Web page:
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Sunday, October 1, 2017

Astrosat Picture India

Image : AstroSat Picture - Forming stars efficiently in grand isolation
Image Information:

     This star cluster is located in the constellation of Cetus which is about 3 million light years away, is a faint dwarf galaxy, Wolf-Lundmark-Melotte, or WLM for short. It is relatively isolated, lying in the outskirts of our Local Group of galaxies. It has a mass that is thousand of times less than the Milky Way and a metallicity that is only 13% solar.lower metallicity implies lessheavier elements,which in turn hinders forming new stars.So why did AstroSat even look at this galaxy?WLM is a dwarf irregular galaxy with a low mass and metallicity and exists in solitude.nevertheless, it manages to form new stars extremely efficiently. Adjusted for their respective masses, WLM forms stars at a rate that is 12 times higher than our Milky way. Astronomers are still not sure as to how WLM does this.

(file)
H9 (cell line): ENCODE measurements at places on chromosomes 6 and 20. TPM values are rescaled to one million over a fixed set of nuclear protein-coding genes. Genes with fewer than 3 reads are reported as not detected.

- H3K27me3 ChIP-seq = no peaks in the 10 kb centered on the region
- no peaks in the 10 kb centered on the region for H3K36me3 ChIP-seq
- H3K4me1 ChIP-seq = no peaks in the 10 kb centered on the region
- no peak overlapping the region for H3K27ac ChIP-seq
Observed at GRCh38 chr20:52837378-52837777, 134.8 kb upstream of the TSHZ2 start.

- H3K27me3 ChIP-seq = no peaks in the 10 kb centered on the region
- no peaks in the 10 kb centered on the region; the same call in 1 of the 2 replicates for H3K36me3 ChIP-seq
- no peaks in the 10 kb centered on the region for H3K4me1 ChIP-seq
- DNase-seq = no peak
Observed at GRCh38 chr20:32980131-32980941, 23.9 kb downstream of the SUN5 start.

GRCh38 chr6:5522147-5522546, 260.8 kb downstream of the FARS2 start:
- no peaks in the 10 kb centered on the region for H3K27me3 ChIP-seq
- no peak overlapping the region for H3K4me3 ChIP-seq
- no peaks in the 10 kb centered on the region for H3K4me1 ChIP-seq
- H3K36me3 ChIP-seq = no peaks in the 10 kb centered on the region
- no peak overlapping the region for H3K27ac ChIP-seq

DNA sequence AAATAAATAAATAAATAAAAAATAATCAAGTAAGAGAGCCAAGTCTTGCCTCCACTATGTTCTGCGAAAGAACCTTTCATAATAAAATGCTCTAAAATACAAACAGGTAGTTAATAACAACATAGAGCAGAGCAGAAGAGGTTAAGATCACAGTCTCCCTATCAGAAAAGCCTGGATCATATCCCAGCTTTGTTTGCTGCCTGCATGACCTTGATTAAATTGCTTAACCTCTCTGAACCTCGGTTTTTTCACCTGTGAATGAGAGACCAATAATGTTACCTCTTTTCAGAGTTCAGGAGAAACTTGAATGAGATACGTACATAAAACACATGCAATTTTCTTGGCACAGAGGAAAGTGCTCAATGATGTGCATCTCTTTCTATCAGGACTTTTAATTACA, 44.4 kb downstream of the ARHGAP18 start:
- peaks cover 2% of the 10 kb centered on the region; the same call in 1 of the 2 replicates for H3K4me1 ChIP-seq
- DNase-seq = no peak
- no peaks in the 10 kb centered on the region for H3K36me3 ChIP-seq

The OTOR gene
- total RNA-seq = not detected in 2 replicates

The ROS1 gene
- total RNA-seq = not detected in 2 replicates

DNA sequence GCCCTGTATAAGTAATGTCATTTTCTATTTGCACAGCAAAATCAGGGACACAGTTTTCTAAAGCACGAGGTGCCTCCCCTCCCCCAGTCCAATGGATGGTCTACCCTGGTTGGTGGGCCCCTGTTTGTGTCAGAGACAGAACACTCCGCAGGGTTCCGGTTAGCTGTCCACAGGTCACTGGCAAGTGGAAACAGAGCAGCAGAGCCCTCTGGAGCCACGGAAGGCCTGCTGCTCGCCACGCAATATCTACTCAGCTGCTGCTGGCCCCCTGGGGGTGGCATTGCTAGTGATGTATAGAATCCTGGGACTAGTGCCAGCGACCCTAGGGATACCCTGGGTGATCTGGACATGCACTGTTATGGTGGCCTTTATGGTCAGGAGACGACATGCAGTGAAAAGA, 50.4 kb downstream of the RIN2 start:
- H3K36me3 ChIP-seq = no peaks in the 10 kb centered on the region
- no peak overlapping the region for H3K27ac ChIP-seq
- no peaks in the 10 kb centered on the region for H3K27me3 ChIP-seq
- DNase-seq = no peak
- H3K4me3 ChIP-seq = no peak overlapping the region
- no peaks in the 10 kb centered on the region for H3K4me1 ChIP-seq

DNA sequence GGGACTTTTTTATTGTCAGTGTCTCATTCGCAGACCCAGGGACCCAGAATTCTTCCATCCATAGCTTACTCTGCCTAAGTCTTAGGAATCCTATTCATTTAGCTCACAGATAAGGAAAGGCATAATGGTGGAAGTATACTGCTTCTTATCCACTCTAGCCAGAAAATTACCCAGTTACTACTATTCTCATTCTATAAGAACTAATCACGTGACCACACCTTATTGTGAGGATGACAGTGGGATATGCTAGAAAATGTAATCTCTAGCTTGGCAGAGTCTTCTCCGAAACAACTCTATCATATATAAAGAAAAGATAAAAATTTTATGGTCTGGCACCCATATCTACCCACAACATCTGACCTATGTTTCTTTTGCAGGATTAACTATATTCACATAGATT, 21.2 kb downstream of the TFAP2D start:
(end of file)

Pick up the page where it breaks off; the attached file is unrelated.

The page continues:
Annapurni Subramaniam and her student Chayan Mondal at the Indian Institute of Astrophysics in Bengaluru wanted to understand how this diminutive galaxy is such an efficient star factory. They decided to use the Ultra Violet Imaging Telescope on board the Astrosat to image the younger star clusters in WLM. In this image, the blue dots are the star clusters imaged in Far Ultra-Violet (130-180nm) and the yellow dots are those imaged in Near Ultra-Violet (180-300nm). They are currently analysing this data and will soon be able to fit one more piece into the puzzle that is WLM.

About AstroSat: 

     AstroSat, India's first dedicated multi-wavelength space observatory, was launched by ISRO on 28 September 2015. It has five instruments on board - the Ultra Violet Imaging Telescope, the Soft X-ray Telescope, the Large Area X-ray Proportional Counter, the Cadmium-Zinc-Telluride Imager and the Scanning Sky Monitor.

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Credits: Text & Image Credit : Astronomical Society of India | Indian Space Research Organisation 

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